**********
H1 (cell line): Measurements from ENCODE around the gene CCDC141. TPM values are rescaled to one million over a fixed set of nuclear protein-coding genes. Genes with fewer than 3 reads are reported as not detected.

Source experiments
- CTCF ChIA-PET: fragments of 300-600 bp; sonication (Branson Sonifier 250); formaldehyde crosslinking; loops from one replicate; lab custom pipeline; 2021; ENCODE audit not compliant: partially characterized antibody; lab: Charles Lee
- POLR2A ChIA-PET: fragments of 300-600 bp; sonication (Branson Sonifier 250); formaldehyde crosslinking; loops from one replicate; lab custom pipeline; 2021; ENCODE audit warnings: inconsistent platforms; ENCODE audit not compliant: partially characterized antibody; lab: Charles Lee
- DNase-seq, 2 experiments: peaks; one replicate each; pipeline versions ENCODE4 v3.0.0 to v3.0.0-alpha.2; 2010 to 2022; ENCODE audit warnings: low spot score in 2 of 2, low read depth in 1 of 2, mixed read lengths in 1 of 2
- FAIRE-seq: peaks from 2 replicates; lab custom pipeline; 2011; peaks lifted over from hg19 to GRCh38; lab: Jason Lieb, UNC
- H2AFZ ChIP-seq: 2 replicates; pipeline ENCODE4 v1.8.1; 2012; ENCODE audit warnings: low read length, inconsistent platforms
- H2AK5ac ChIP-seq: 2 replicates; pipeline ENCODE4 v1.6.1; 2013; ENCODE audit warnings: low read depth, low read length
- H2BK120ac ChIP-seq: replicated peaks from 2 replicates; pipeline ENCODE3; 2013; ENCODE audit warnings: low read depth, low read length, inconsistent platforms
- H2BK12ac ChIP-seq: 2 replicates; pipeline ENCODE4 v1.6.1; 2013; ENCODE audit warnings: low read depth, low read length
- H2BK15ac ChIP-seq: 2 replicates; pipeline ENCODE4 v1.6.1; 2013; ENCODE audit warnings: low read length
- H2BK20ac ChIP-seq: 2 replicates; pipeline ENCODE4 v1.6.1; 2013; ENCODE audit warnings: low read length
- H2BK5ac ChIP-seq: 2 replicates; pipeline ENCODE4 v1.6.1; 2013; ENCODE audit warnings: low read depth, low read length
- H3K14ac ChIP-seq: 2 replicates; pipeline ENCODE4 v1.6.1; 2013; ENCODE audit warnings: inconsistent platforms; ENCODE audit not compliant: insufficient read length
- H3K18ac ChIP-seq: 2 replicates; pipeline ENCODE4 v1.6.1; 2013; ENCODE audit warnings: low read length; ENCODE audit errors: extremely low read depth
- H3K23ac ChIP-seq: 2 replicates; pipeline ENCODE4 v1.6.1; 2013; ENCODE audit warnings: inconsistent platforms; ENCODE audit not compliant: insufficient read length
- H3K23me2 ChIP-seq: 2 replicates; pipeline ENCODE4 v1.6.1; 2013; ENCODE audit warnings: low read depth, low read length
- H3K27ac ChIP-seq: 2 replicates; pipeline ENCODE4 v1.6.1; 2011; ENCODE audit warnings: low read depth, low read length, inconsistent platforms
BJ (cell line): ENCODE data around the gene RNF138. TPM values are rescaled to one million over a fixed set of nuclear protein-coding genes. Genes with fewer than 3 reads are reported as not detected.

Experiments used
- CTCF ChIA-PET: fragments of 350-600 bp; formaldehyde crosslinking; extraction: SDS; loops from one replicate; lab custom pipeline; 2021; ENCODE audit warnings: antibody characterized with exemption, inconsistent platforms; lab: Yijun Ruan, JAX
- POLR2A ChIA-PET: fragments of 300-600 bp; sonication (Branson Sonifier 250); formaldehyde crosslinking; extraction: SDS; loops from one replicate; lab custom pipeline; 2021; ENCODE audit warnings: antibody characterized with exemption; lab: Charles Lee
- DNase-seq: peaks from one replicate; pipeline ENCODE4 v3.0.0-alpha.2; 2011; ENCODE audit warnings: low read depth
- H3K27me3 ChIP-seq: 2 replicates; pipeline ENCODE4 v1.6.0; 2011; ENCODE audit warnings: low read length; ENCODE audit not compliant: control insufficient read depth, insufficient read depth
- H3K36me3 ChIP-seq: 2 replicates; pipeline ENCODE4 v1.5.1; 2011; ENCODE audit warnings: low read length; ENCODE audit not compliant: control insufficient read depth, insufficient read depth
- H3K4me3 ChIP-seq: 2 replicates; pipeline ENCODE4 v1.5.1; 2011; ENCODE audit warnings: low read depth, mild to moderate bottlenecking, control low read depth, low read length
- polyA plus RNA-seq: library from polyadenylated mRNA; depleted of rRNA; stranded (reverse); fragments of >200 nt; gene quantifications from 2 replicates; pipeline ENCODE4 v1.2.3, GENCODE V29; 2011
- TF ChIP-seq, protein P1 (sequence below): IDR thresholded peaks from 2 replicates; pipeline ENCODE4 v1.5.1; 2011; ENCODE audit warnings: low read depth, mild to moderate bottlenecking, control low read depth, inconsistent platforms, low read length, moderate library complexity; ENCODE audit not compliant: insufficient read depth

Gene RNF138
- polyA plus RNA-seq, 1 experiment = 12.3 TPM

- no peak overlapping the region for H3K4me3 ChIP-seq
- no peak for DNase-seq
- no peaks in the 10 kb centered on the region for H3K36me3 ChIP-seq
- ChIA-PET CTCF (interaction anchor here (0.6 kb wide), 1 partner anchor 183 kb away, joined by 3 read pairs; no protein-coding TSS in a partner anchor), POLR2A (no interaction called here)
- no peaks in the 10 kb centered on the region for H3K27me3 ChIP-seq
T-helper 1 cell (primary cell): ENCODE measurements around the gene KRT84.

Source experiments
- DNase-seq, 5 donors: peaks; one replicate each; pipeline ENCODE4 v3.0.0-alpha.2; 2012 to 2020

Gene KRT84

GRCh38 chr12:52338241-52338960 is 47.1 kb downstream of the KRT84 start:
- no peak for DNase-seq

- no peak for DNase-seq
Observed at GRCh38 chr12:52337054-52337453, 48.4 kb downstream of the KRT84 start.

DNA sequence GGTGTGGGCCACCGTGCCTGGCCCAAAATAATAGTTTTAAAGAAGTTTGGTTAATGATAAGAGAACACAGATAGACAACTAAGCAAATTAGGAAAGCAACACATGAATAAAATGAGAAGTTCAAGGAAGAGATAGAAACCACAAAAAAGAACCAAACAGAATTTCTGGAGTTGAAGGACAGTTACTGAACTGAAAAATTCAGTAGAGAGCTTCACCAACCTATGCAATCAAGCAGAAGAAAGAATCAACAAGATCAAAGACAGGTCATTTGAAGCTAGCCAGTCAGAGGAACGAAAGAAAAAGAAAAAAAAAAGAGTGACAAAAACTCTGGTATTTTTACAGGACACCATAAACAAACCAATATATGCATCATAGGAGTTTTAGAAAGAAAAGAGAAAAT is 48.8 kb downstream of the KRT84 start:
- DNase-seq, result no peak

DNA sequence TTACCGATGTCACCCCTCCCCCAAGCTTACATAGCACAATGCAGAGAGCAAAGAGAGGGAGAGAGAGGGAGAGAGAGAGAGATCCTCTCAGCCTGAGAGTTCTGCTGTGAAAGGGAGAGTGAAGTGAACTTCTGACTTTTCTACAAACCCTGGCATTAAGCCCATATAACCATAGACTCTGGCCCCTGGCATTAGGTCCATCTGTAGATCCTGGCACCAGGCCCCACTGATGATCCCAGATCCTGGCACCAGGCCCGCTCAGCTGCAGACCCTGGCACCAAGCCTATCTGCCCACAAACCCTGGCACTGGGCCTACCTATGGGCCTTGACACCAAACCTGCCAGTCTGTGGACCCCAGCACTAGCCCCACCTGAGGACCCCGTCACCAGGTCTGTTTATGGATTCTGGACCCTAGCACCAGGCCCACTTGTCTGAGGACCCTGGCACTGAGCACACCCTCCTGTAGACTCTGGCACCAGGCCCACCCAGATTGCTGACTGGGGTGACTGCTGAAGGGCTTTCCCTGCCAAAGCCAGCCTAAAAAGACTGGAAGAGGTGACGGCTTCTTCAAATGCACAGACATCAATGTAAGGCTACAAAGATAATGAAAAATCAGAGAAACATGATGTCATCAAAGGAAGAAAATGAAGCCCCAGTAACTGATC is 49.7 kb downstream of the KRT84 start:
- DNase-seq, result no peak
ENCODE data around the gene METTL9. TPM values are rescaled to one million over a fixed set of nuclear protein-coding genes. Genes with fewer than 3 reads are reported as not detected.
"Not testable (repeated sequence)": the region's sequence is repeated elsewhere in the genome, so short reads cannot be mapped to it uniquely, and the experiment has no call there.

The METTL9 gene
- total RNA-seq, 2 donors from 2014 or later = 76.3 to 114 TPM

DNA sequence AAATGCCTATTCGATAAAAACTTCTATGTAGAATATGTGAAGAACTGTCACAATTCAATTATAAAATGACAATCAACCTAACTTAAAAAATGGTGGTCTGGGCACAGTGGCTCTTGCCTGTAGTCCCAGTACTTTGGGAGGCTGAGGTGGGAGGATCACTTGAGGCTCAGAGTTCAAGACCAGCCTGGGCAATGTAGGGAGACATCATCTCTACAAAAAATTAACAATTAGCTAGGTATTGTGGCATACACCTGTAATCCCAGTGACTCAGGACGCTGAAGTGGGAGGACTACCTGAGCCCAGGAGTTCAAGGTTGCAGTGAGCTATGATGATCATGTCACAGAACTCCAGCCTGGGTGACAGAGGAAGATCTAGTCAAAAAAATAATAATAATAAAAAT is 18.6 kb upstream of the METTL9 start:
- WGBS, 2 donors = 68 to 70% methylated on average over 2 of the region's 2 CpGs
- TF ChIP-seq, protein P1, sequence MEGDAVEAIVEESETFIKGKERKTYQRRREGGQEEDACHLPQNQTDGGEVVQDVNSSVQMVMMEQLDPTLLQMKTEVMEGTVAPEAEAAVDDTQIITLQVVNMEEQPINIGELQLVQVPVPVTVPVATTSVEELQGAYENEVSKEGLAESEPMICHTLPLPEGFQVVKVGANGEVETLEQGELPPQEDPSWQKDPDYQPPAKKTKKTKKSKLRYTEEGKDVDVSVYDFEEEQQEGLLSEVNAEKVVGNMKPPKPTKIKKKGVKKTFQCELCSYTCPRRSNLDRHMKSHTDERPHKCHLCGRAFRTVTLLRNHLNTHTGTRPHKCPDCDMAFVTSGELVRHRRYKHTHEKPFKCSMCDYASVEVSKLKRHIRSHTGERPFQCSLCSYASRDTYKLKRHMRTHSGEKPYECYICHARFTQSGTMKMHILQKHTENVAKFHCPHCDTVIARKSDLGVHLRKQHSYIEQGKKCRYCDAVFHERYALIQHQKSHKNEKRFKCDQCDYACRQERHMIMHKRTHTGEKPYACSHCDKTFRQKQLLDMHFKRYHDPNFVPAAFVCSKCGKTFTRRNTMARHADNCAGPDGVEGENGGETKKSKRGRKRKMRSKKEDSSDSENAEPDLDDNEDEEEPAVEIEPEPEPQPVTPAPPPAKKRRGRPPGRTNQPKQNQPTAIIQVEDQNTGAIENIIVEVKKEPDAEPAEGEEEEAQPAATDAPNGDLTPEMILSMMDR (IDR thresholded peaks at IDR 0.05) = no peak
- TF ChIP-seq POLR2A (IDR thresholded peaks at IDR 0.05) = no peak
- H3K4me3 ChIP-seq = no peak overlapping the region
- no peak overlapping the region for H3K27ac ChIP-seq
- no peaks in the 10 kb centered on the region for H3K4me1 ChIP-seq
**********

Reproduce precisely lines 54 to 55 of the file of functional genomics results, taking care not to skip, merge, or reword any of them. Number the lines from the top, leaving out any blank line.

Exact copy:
- TF ChIP-seq, protein P1, sequence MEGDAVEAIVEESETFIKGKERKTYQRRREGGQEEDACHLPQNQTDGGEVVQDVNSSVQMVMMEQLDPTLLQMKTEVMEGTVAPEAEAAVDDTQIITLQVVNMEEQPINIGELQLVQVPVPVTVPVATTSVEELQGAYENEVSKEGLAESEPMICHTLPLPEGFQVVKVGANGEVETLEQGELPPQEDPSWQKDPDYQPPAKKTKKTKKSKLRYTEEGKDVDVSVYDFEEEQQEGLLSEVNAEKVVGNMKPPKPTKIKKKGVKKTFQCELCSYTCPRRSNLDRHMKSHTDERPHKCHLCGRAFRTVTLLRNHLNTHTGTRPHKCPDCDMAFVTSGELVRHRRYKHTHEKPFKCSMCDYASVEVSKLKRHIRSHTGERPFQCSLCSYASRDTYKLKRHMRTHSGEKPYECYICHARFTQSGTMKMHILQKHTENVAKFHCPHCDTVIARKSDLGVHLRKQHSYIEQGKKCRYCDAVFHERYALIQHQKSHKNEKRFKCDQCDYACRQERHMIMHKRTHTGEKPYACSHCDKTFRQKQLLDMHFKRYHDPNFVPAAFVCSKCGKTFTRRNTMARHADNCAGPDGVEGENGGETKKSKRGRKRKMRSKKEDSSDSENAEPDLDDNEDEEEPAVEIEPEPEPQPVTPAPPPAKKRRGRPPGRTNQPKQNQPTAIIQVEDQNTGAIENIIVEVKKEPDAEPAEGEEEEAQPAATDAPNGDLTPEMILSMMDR (IDR thresholded peaks at IDR 0.05) = no peak
- TF ChIP-seq POLR2A (IDR thresholded peaks at IDR 0.05) = no peak